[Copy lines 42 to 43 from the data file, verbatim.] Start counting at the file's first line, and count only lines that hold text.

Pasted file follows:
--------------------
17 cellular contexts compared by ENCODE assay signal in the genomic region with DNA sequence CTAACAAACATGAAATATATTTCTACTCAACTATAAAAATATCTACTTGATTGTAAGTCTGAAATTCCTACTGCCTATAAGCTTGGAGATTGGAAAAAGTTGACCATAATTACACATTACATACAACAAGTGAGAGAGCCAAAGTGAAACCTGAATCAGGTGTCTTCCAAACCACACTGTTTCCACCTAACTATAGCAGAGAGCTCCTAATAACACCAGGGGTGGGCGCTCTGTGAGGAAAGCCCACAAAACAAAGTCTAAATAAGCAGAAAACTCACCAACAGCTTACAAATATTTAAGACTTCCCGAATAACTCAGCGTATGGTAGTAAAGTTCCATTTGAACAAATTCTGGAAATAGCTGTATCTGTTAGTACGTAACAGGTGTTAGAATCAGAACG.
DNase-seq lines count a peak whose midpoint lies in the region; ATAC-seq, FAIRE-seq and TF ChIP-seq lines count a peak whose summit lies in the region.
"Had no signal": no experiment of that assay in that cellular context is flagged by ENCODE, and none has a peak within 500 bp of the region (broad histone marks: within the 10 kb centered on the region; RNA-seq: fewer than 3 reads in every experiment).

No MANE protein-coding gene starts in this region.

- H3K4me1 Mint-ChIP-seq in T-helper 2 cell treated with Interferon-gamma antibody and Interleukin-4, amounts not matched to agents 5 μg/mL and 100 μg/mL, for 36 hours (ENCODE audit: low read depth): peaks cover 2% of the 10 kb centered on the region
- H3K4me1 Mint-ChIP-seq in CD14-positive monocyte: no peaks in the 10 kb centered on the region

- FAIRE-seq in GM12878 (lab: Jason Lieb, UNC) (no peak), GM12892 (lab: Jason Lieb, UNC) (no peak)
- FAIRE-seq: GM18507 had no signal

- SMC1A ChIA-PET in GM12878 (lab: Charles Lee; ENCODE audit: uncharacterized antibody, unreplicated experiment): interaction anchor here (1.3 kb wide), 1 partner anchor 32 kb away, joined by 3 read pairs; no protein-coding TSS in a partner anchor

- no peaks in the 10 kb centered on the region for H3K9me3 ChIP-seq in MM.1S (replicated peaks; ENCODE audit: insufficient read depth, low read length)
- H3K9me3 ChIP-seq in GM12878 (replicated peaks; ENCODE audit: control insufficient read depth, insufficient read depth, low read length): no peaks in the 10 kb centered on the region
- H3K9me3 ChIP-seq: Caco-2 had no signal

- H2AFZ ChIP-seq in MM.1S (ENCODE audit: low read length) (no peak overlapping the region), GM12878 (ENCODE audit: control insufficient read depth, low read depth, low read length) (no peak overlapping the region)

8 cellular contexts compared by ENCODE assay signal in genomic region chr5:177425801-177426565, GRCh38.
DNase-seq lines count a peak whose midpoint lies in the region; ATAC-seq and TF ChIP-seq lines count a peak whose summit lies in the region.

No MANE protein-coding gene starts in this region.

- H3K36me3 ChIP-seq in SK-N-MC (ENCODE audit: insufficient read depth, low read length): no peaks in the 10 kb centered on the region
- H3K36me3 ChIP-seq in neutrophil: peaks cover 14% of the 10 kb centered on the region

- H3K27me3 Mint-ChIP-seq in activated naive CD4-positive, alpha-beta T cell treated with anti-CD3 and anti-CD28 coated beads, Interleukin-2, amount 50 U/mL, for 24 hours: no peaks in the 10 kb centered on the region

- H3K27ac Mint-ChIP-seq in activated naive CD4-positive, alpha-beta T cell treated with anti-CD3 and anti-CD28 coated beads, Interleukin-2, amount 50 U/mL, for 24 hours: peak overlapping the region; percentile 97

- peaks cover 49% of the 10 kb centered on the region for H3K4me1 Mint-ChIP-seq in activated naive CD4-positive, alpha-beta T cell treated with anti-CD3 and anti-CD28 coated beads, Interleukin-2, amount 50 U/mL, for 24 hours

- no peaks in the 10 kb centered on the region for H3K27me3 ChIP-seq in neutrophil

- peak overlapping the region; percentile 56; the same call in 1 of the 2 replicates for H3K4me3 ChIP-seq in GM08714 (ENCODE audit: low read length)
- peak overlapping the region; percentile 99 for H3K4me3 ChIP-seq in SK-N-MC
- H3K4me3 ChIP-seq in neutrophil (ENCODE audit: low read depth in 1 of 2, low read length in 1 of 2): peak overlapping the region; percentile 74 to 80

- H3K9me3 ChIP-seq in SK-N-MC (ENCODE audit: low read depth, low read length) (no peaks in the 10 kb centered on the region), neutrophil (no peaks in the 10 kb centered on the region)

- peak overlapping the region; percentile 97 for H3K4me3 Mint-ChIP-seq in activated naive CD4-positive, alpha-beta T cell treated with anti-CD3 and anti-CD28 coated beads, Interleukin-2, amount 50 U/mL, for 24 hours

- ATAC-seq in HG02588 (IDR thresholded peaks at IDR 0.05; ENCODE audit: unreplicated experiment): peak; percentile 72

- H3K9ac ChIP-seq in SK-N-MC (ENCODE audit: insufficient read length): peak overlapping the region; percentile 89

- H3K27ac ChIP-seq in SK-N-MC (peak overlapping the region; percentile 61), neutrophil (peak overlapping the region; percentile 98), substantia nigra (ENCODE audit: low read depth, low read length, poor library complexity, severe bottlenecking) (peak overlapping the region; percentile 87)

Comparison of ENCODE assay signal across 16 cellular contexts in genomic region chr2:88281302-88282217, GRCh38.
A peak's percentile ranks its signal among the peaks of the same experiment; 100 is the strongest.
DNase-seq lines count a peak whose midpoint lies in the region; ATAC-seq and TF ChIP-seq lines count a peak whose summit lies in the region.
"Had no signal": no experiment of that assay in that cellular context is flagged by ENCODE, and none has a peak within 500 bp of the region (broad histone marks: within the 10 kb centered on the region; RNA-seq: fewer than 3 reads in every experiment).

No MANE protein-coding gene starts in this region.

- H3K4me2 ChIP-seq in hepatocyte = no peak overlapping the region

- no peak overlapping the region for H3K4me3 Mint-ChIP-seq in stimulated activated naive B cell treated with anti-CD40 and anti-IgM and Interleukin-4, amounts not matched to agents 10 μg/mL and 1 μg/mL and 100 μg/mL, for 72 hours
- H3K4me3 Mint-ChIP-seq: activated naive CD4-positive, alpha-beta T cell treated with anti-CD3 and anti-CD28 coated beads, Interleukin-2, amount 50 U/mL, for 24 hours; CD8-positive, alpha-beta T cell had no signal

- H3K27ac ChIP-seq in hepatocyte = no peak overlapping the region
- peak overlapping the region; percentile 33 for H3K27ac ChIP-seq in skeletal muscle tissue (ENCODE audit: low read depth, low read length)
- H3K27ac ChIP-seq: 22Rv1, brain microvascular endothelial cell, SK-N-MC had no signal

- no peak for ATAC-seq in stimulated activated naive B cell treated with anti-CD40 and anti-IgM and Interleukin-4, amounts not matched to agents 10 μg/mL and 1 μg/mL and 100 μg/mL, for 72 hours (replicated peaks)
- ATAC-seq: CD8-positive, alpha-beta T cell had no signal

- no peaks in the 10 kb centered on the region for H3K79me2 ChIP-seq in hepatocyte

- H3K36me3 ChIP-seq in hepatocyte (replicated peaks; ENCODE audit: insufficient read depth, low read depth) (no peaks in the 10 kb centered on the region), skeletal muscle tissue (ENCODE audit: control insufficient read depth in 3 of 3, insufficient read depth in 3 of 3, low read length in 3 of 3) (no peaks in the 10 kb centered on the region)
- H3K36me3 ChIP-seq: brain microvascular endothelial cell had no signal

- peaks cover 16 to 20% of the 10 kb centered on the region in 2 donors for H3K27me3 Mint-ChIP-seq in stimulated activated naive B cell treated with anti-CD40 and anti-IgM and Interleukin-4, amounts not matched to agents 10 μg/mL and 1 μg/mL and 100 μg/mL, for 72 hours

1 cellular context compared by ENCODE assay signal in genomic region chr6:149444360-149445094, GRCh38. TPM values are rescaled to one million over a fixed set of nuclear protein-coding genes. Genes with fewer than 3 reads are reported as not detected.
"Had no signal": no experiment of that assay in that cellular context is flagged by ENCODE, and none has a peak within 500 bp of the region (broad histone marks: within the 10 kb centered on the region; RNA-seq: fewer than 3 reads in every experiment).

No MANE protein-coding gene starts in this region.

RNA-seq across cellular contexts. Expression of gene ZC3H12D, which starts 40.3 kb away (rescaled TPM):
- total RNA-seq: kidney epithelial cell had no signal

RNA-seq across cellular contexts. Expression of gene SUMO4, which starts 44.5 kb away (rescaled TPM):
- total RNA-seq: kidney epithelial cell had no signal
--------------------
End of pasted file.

- no peak for ATAC-seq in stimulated activated naive B cell treated with anti-CD40 and anti-IgM and Interleukin-4, amounts not matched to agents 10 μg/mL and 1 μg/mL and 100 μg/mL, for 72 hours (replicated peaks)
- ATAC-seq: CD8-positive, alpha-beta T cell had no signal